For over 60 years, Formula 1 teams have developed, tested, and built the fastest and most technologically impressive cars the world has ever seen. An almost unending list of superlatives can be ladled onto F1 cars: they can accelerate from 0 to 190mph in about 10 seconds, fling around a corner at such speeds that the driver experiences g-force close to that of an Apollo astronaut during Earth re-entry, and then decelerate by 60mph in just 0.7 seconds thanks to strong brakes and massive downforce—the same downforce that stopped the car from spinning out around that corner.
But the bit that’s really impressive is that these machines are designed and built from scratch every year. That’s what makes F1 so competitive and why the rate of improvement is so rapid. These teams—there are only about 10 of them, and most are based in England—have been challenging each other to make a new best-car-in-the-world every year for 60 years. The only way to pole position is to try to find an edge that no one else has thought of yet and then to keep finding new edges when everyone inevitably catches up.
As you’ve probably guessed, materials science, engineering, bleeding-edge software, and recently the cloud are a major part of F1 innovation—and indeed, those fair topics are where we lay our scene.
For this story I embedded with Renault Sport Formula One Team as they made their final preparations for the 2017 season. As I write this, I can hear this year’s cars being tested around Circuit de Barcelona-Catalunya; a Mercedes car has just set the fastest lap time, and we’re all silently wondering if they will dominate once again.
After a difficult 2016, things are looking up for Renault Sport Formula One Team in 2017. They’re back with a new chassis and a new, fully integrated Renault power unit. The engineering teams have been reinforced with new recruits and the acquisition of state-of-the-art tooling and machines. Planning, design, and international collaboration and communications have been bolstered with a renewed partnership with Microsoft Cloud. And F1 legend Alain Prost is on board to advise drivers Nico Hülkenberg and Jolyon Palmer.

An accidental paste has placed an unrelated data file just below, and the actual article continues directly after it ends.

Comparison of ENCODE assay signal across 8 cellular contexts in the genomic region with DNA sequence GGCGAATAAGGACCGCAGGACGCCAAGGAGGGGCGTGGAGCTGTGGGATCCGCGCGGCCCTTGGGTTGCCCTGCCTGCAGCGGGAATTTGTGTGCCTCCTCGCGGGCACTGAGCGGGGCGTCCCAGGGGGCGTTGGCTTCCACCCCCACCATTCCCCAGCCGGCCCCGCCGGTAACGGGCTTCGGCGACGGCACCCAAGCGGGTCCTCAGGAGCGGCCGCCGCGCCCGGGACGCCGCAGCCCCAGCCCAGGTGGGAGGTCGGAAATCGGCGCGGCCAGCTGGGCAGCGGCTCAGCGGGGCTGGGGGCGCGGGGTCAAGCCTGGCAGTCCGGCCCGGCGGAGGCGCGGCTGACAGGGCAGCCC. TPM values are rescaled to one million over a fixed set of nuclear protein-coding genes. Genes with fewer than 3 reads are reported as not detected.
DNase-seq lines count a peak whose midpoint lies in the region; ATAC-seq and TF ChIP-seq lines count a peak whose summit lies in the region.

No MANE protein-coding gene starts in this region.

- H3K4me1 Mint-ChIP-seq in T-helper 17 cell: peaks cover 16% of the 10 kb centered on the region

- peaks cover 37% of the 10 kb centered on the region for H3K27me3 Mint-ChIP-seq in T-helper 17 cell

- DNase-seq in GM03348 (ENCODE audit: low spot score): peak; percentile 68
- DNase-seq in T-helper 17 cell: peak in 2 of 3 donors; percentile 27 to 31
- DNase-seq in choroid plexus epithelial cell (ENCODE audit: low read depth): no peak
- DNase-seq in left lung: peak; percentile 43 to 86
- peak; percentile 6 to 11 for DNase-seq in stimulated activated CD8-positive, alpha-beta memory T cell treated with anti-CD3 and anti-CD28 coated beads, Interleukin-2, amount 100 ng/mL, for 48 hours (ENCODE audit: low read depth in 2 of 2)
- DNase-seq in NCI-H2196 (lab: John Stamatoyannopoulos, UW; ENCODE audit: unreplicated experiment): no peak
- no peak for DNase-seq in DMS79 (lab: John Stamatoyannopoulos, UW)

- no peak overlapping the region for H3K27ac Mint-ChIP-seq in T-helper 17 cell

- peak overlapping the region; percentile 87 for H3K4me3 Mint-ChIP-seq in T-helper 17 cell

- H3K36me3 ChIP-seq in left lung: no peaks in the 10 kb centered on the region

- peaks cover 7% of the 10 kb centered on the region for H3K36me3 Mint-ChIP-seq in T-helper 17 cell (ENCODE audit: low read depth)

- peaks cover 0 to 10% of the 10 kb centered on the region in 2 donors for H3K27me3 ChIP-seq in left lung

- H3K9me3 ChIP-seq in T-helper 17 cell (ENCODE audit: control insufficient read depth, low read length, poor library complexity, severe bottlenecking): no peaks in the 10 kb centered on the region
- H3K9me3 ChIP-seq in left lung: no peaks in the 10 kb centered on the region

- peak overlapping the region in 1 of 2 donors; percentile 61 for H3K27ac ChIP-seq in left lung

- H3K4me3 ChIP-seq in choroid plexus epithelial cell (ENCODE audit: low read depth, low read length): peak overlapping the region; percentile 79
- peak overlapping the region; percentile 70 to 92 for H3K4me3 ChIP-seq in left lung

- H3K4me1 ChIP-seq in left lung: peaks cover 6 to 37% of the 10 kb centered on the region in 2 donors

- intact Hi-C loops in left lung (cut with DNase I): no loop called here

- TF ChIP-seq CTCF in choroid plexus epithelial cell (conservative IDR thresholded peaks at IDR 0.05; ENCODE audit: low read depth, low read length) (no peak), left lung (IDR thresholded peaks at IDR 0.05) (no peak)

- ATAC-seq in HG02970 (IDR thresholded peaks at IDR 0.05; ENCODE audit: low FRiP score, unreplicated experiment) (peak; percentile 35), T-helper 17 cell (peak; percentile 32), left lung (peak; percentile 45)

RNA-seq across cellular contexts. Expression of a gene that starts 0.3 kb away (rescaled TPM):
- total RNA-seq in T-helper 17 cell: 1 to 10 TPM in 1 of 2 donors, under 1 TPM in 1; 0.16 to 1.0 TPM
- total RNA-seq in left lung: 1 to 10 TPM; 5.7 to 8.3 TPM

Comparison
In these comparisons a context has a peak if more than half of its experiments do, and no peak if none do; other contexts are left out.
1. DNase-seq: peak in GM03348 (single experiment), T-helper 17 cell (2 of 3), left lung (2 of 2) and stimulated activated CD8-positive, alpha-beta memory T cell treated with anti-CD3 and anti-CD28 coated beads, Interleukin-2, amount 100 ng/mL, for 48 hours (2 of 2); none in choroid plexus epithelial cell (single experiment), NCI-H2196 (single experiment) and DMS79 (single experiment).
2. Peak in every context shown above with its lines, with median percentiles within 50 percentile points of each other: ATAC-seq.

How will they fare? I don’t know; I’m a tech journalist, not a motorsports correspondent. But I can tell you how they built that car—or more accurately, how they built and scrapped thousands of possible, prototype cars in their search for one championship-winning design.
Discovery of Downforce
For the first thirty years of Formula 1’s history, the cars were mostly dumb mechanical beasts; not much mattered beyond the driver, tyres, and power train. Then, in 1977, Team Lotus (quite different from the recent Lotus F1 team, which then became Renault Sport Formula One Team) started paying more attention to aerodynamics—specifically the ground effect, which, in the world of motorsport, is usually known as downforce. The underside of the Lotus 79 F1 car was curved like an upside-down airplane wing, creating a pocket of low pressure that essentially sucked the car to the ground.
The Lotus 79 was massively successful, and before long—once the other teams eventually sussed out Lotus’ black magic—every Formula 1 car was sculpted to provide maximum downforce. One design, the Brabham BT46 (pictured above), even had a big ol’ fan that sucked air out from beneath the car.
Over the next few years Formula 1 got faster and faster, especially around corners. Eventually, following a number of accidents and the death of Gilles Villeneuve in 1982, the FIA mandated a return to flat-bottomed cars. The aerodynamic cat couldn’t be put back in the bag, though.
25 teraflops and not a drop more